With our latest 1.2.1 patch, we have included several presets for transparent processing. Those are usually light effect touches that slightly shift the timbre of your voice so you can make it deeper or more nasal. Dehumaniser comes equipped with a plethora of voice samples for testing so if you want to check out how a patch would sounds applied to voice-over, you can grab the files from the install directory.

You can also apply heavier processing to worldise your sounds. Do you need to create an effect of someone talking through a tiny speaker? Head to the Speaker preset section and you will find examples of that. The Noise Generator node is very helpful here.

Dehumaniser 2 For Music Production

With the update, we also added loads of music presets! Combining the power of Pitch Shift and Delay Pitching, you have 4 pitch nodes that you can use to create vocal harmonies. Some standard harmonies are included in the Music preset section. You can instantly turn your voice into a choir and perform major, minor and house chords while still recording only one note!

As you can hear, taking advantage of the versatility of the tool, we went far beyond creature sound design.

Check out other nodes for music production. Vocoder works great for processing vocals and the Flanger node adds space to anything you put into it. For wilder vocal processing, turn to granular and create pads out of your voice!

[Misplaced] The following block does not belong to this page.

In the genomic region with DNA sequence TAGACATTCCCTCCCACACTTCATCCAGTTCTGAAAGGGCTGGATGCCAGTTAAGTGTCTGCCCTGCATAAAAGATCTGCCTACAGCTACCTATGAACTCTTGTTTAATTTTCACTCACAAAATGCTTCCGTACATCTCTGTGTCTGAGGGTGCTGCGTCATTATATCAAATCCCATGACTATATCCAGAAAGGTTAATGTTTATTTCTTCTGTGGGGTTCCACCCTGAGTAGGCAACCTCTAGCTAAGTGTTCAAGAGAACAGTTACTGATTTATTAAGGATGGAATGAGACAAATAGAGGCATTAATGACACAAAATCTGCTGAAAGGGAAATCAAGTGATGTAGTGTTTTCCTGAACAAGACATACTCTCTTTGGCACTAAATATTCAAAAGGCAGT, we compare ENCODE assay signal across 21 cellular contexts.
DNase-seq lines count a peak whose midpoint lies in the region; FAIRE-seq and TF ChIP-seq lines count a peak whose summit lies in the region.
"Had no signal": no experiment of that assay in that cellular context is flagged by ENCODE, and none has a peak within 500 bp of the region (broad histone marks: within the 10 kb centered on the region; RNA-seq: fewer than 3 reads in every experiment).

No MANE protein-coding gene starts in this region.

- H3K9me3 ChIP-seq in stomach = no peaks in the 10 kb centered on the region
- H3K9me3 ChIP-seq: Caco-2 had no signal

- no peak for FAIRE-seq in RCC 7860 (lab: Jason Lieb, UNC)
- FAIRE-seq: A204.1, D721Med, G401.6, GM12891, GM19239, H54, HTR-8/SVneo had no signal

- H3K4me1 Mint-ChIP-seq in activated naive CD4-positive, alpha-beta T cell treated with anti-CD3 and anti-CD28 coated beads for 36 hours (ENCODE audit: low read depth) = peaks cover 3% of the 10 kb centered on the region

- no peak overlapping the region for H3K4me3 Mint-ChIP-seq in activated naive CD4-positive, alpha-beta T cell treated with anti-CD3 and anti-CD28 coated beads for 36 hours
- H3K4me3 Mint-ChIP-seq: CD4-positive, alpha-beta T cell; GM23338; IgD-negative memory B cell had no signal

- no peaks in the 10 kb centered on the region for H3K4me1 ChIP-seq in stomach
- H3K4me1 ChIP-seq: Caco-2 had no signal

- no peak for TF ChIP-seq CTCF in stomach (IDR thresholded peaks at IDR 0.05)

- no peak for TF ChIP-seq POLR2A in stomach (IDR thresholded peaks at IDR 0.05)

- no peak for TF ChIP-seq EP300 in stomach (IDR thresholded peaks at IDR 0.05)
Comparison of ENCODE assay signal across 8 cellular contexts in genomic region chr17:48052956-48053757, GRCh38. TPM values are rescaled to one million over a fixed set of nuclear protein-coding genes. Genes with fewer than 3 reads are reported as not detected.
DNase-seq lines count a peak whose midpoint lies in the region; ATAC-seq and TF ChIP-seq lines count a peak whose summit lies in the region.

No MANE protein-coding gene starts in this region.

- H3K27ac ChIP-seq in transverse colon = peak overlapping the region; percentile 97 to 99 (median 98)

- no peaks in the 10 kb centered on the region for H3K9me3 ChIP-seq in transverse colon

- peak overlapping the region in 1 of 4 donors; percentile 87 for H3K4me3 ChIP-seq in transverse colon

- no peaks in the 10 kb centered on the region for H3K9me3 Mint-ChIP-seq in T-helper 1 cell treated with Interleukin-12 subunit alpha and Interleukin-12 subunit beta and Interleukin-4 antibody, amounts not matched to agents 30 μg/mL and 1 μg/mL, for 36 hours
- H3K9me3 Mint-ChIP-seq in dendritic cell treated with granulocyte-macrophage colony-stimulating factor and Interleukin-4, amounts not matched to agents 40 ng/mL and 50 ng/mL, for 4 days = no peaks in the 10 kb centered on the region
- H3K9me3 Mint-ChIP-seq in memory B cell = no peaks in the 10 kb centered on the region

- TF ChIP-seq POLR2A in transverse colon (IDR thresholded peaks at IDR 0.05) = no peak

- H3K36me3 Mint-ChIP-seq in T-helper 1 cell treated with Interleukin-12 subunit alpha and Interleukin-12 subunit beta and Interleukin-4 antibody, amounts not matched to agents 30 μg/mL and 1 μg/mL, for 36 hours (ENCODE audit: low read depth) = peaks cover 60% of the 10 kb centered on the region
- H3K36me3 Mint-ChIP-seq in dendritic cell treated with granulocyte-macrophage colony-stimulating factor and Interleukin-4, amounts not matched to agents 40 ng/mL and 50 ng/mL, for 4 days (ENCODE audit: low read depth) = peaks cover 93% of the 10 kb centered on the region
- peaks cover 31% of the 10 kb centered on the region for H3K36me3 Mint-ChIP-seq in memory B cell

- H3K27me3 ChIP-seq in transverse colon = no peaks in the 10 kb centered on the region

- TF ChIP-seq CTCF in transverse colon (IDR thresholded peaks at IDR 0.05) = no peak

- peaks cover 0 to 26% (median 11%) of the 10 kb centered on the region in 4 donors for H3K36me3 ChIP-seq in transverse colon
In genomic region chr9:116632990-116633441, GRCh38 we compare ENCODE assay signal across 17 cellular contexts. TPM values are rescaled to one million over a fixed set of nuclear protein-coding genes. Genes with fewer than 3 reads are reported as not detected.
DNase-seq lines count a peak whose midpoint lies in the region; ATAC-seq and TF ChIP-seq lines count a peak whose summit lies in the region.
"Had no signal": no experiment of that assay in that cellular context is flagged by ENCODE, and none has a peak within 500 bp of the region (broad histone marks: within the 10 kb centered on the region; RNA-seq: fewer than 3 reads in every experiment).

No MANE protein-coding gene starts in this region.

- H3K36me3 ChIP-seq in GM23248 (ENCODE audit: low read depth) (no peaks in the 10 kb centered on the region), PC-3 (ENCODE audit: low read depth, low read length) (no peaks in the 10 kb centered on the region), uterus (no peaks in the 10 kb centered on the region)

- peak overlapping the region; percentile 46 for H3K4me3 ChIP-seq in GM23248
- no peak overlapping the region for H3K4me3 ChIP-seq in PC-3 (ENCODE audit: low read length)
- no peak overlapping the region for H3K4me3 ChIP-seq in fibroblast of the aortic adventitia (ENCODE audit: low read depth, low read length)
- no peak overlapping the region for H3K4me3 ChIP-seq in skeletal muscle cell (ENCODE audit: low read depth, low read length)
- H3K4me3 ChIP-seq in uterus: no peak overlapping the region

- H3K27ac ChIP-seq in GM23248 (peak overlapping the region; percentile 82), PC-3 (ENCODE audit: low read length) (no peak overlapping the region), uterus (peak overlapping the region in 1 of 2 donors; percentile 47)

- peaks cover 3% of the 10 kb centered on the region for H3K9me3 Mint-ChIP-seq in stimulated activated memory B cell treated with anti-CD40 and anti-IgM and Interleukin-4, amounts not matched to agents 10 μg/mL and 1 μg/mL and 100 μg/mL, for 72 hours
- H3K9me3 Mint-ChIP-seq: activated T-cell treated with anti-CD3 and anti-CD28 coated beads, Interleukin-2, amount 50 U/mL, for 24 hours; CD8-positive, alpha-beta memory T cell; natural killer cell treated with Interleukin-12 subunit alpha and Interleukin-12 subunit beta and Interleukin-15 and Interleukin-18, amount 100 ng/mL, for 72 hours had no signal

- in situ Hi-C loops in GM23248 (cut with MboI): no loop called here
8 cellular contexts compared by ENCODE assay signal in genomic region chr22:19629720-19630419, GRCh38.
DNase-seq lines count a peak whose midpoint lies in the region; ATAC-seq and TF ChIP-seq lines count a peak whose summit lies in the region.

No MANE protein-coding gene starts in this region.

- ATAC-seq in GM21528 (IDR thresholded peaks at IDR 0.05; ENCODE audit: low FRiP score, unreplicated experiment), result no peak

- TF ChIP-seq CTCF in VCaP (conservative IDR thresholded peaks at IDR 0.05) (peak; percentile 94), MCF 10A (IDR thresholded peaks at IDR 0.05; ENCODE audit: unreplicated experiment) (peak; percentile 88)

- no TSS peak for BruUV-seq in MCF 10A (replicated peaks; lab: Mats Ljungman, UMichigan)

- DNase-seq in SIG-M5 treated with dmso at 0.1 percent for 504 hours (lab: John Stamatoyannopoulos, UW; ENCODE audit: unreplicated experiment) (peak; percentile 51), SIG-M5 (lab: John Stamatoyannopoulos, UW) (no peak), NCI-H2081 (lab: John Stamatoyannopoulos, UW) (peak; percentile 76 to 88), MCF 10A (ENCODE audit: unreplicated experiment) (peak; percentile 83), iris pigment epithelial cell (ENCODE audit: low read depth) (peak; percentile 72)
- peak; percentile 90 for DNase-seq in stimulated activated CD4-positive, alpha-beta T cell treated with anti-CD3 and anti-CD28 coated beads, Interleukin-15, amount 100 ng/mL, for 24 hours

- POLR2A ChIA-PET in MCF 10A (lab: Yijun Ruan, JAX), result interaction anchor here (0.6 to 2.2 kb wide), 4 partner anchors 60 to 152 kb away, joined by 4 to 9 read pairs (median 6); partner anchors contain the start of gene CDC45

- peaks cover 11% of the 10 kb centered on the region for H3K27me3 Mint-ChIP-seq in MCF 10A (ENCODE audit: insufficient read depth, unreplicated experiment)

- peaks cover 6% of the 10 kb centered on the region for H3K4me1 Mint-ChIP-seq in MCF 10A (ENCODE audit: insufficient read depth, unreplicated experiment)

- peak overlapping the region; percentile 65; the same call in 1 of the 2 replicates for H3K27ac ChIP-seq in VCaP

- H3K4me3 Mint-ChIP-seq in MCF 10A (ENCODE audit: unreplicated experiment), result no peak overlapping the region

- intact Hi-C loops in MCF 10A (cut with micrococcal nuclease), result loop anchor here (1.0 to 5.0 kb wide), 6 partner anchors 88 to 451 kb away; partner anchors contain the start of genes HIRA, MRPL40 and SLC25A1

Pro tip: If you add the Vocoder node, turn the mode to Noise and increase the Release, you have now created a reverb-like effect inside Dehumaniser!

Next Steps

We have now gone through a couple of different use cases and we also constructed a nice sounding patch from scratch. That’s a good, but your Dehumaniser adventure is only starting! If you’d like to know more about the tool and how to design your own presets, browse through the factory presets and see what you like. Try it out with different inputs, maybe even beyond voice samples? This is a powerful effect chain that you can apply to sound effects as well! We have recently added artist presets from Tyler Hoffman (Sony) and Damjan Mravunac (Serious Sam) which are a great starting point to see how you can squeeze fantastic sounds out of the plugin.

For more in-depth tutorials, visit our YouTube channel

You will find a plethora of videos from us and Dehumaniser users showing you all the different ways in which you can bend and twist your vocals.

Download a free 10 day demo.

Dehumaniser 2 is available for a free trial, so make sure you get your copy to test it out in your own projects.